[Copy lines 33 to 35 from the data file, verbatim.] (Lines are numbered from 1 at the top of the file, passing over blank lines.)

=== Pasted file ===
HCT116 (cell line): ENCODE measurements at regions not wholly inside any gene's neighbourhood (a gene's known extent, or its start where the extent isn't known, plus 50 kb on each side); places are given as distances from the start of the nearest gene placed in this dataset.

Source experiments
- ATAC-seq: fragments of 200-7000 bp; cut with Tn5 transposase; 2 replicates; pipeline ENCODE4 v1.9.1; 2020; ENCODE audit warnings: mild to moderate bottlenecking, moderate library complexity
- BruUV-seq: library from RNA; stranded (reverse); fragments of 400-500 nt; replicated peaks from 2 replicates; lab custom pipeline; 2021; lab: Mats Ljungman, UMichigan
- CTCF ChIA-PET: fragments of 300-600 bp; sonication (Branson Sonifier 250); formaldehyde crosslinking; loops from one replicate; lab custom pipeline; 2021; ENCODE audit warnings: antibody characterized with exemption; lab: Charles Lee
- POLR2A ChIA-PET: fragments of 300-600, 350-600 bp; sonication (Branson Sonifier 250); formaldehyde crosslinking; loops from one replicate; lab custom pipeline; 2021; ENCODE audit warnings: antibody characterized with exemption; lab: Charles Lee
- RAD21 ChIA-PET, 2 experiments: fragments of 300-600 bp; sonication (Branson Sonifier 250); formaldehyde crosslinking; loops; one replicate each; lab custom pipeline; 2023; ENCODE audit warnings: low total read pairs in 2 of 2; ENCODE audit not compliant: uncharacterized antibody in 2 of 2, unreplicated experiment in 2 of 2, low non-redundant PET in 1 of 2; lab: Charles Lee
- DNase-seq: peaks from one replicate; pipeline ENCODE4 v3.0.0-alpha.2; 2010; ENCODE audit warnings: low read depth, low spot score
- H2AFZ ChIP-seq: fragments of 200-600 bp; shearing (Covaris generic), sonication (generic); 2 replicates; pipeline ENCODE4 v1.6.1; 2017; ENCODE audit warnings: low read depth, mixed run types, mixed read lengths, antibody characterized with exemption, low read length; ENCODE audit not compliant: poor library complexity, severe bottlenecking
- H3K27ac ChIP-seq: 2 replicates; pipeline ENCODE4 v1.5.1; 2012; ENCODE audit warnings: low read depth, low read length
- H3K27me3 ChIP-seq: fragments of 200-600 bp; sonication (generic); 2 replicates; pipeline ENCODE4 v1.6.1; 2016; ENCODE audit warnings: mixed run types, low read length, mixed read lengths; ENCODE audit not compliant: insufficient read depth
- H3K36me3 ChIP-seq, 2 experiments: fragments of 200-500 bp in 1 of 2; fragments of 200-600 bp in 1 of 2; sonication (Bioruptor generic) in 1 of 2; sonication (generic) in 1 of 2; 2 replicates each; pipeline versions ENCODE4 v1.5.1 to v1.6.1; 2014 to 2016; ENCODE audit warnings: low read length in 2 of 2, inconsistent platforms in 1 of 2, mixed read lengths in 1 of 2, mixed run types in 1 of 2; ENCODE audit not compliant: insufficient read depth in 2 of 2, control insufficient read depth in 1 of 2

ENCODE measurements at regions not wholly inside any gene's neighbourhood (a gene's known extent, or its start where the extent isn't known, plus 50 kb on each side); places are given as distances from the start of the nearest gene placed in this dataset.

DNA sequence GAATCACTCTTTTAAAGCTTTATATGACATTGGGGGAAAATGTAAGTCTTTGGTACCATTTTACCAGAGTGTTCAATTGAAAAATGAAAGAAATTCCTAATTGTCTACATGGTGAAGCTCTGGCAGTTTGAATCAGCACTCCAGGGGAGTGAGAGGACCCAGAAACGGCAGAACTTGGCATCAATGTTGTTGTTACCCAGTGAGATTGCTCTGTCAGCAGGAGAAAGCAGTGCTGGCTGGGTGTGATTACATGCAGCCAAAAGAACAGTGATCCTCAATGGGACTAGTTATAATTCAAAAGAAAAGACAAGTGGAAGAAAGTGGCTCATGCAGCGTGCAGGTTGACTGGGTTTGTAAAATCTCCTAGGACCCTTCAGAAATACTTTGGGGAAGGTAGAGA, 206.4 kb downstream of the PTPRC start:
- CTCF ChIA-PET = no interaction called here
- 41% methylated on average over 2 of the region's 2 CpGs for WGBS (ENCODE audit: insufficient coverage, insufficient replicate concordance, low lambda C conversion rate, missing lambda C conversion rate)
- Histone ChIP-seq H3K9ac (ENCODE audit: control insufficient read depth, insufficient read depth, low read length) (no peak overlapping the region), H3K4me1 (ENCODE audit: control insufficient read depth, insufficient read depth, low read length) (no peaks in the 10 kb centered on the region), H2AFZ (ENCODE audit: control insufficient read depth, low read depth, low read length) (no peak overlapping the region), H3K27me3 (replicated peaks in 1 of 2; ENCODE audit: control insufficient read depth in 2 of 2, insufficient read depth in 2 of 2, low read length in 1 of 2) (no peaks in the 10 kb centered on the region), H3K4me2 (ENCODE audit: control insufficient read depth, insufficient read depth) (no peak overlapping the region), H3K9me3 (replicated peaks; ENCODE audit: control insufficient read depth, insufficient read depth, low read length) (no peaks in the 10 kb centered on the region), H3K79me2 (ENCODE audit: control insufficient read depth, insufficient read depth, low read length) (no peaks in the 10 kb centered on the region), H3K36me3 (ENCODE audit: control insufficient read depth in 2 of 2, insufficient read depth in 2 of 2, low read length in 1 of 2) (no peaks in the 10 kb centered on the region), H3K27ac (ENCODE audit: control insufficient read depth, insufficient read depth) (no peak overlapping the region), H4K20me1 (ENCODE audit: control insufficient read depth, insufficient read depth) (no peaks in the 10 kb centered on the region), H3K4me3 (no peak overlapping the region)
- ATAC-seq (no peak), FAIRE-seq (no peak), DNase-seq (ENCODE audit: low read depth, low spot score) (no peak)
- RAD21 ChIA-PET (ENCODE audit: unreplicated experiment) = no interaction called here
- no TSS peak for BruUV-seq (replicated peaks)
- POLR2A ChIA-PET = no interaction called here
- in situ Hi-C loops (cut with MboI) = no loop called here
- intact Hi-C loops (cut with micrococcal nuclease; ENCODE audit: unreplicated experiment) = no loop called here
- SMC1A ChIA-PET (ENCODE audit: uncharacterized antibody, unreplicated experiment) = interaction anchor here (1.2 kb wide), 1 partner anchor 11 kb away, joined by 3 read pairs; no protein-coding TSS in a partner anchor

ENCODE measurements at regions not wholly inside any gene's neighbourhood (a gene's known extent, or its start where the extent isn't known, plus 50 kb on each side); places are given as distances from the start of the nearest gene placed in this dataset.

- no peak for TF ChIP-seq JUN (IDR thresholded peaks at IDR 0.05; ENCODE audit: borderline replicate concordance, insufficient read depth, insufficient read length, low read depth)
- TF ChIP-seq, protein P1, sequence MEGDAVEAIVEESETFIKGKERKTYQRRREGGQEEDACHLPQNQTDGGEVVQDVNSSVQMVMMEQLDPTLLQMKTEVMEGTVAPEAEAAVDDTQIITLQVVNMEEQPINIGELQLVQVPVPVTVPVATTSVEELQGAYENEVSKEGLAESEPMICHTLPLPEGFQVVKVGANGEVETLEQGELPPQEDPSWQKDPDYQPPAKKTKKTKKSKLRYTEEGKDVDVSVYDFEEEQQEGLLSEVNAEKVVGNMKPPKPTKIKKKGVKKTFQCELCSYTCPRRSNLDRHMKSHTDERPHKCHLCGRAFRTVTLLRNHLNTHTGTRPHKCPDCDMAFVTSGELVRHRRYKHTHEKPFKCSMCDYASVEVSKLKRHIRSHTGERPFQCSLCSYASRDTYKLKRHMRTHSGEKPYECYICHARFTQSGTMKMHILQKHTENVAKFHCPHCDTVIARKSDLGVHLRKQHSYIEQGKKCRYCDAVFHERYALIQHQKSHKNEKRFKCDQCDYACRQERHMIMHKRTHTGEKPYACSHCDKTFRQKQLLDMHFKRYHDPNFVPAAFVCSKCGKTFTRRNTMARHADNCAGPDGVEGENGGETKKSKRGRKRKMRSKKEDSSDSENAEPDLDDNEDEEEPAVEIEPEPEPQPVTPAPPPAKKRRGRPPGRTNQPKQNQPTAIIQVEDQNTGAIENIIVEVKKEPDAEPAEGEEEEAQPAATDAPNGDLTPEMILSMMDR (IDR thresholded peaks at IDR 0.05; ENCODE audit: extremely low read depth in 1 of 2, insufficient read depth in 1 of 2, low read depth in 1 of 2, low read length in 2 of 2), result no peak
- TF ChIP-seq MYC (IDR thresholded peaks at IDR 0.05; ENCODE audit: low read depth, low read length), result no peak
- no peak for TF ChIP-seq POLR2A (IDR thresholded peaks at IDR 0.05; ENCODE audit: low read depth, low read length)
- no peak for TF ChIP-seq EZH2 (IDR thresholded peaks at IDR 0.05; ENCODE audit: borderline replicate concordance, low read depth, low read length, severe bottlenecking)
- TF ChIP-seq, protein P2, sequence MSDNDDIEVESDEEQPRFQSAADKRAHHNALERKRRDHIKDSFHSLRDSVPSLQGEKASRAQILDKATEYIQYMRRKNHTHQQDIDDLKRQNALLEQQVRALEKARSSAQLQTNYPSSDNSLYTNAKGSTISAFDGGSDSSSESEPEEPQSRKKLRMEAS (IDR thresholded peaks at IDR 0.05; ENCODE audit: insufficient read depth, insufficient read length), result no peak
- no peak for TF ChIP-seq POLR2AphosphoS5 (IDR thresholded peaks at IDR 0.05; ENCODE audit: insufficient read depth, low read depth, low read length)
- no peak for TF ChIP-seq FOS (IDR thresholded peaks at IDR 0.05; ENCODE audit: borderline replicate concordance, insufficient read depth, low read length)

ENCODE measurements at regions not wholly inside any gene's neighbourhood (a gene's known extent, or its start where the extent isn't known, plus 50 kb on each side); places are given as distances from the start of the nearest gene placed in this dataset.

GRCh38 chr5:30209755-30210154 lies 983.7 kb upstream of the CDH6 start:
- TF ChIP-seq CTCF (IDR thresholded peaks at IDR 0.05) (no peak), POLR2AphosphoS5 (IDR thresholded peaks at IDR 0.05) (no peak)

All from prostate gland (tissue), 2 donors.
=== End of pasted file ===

- no peak for TF ChIP-seq FOS (IDR thresholded peaks at IDR 0.05; ENCODE audit: borderline replicate concordance, insufficient read depth, low read length)

ENCODE measurements at regions not wholly inside any gene's neighbourhood (a gene's known extent, or its start where the extent isn't known, plus 50 kb on each side); places are given as distances from the start of the nearest gene placed in this dataset.

GRCh38 chr5:30209755-30210154 lies 983.7 kb upstream of the CDH6 start: